Monday, 28 February 2011

There’s nothing I hate worse than seeing the Sun rise!

My health isn’t at its best at the moment – nothing terminal, but I tend to wake up after eight hours’ solid sleep feeling as if I haven’t managed a wink, then shamble about for the rest of the day trying to locate my missing verve. This has been happening occasionally for many years: I used to liken it to having a bad hangover without any of the preceding pleasure.

Now I think it’s more like the way one feels after doing a night-shift.

I’m an owl, so you’d imagine I’d sail through an all-nighter, no worries. Far from it - I’m one of those people who just can’t do them.

My first experience of night-work was in the kitchens of a South London Hospital. But that was fine, because I was eighteen – I don’t remember it being a problem. The following year, I did three weeks in the run-up to Christmas at a West London post office, as chief washer-up in the canteen (incredibly well-paid). I was fine until the day after my stint had finished, when, for the only time in my life, I burst into tears for no reason whatsoever – in other words, a fit of the vapours

Then a lengthy hiatus until I joined BBC News and was ordered to work on Breakfast News for two weeks (we all were, back then - presumably in case we felt too smug about getting into the BBC). This led to the hallucinatory experience of walking around the rabbit-warren that was BBC Lime Grove at seven o’clock in the morning with Jonathan Ross in tow, failing to find my way back to the studio I’d just left in order to pick him up at reception. (I’ve been unrelentingly critical of Ross in this blog, so I have to report that, when I stopped half-way down a corridor we’d already been down twice and admitted I didn’t have a clue where we were, he just laughed and told me not to worry about it). A rescue party eventually found us, and I eventually slunk back, humiliated, to my day job.

Then came Armageddon: I volunteered for a new pre-Breakfast business news programme, which required doing night shifts every other week (I was getting on a bit in news terms and was angling for some fast-track promotion – didn’t work). Within nine months, I ended up in hospital with the condition that’s currently making me feel peaky, two decades on.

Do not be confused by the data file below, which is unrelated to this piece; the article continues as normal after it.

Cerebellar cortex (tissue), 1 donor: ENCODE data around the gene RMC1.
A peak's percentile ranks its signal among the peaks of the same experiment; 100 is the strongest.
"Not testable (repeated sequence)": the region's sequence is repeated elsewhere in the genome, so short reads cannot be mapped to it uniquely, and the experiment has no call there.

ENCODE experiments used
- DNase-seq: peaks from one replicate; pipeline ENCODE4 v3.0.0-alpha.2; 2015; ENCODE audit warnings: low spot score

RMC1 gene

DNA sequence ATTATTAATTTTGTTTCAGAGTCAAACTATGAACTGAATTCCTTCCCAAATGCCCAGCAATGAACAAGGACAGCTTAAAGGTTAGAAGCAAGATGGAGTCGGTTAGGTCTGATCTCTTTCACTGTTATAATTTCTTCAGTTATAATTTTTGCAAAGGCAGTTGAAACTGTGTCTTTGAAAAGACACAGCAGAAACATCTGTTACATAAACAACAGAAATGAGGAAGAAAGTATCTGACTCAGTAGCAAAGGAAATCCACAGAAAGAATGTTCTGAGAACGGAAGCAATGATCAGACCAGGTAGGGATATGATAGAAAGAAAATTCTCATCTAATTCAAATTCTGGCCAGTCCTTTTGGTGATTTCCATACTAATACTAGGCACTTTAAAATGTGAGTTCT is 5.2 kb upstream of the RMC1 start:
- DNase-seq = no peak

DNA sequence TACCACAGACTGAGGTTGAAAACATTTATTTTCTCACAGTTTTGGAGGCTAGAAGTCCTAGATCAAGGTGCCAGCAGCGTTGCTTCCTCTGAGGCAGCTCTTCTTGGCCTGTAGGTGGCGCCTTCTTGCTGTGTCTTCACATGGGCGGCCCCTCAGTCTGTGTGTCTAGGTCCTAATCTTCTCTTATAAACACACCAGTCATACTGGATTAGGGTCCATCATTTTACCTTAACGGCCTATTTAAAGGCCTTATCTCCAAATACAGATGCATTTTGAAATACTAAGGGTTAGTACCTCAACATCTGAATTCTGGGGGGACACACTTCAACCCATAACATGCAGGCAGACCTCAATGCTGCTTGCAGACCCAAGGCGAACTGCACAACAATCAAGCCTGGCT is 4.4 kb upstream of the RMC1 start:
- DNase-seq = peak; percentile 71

Some people sailed through the experience, but I hated every single minute of every one of those endless, life-sapping, crawling hours. Most people who work nights say that their exhaustion and depression evaporate when the Sun comes up: for me, it was the opposite. The lightening of the sky in the East inevitably had me wondering whether life was actually worth the effort: the arrival of the Sun itself would entirely unman me. (There were rumours of illicit, furtive couplings between night-workers – where they found the energy, I’ll never know!). 

Fortunately, I always managed to reach home without incident – overnight news reporters were practically uninsurable because of the number of accidents they caused by falling asleep at the wheel (one was even arrested by police for falling asleep at traffic lights on Shepherd’s Bush Green).

Then a large Scotch (probably not such a good idea at 9.45 in the morning) and to bed – to lie asleep with one’s stomach roiling (I never knew how much I was eating overnight – one’s body-clock is so out of whack it fails to supply the usual helpful signals regarding the need for food: one was either permanently ravenous or utterly sated) and realising that one would have to wake up by 5.30 in order to go in and do it all over again.

Marginally better was the experience of editing early-morning week-end news bulletins, which required getting up 3.30 in the morning. The difference was that the arrival of the Sun wasn’t such a problem – because one had actually managed  a few hours of sleep, it didn’t feel quite so unnatural: and the sheer panic involved in getting a bulletin together in three hours meant that feelings of terminal crapulousness wouldn’t kick in until mid-morning.

Whenever I read accounts of soldiers or refugees with their lives in peril having to stay awake for days on end, I am overwhelmed with admiration.

I experienced my last all-nighter eighteen months ago, during the Iranian election. Mine was mainly a watching brief, so I didn’t have much to do, except fret uselessly – and hoover up an indecent number of custard croissants (for some odd reason, the BBC’s fuel of choice for major night-time events). As I fought against sleep on the tube home the next morning, I promised myself I would never, ever do it again – at least, voluntarily.


  1. Been there, done that - and yes it was grim grim grim. But my first Breakfast stint was a lot longer than did you manage that?... and I loved the Sun coming up because it meant the end was in sight. I don;t remember any sex, but some of the regulars acted as if they had took the odd nip to get them through. Maybe their brains brains had become permamently scrambled. I remember rumours that every night you worked took an hour off your life. Can't remember the methodology!
    Tuesday, March 1, 2011 - 10:53 AM

  2. Apologies for the two 'brains' in previous comment - I'm not normally known as "two brains". Forgot to mention that I remember you coming back from a long stint outside the newsroom...but I can barely remember anything about an early morning business news bulletin. How long did it last for? I also can't remember you mentioning your illness, but do recall you stopped coming to the club after the 9 for a Becks. is that why? If so, bad luck.
    Tuesday, March 1, 2011 - 11:01 AM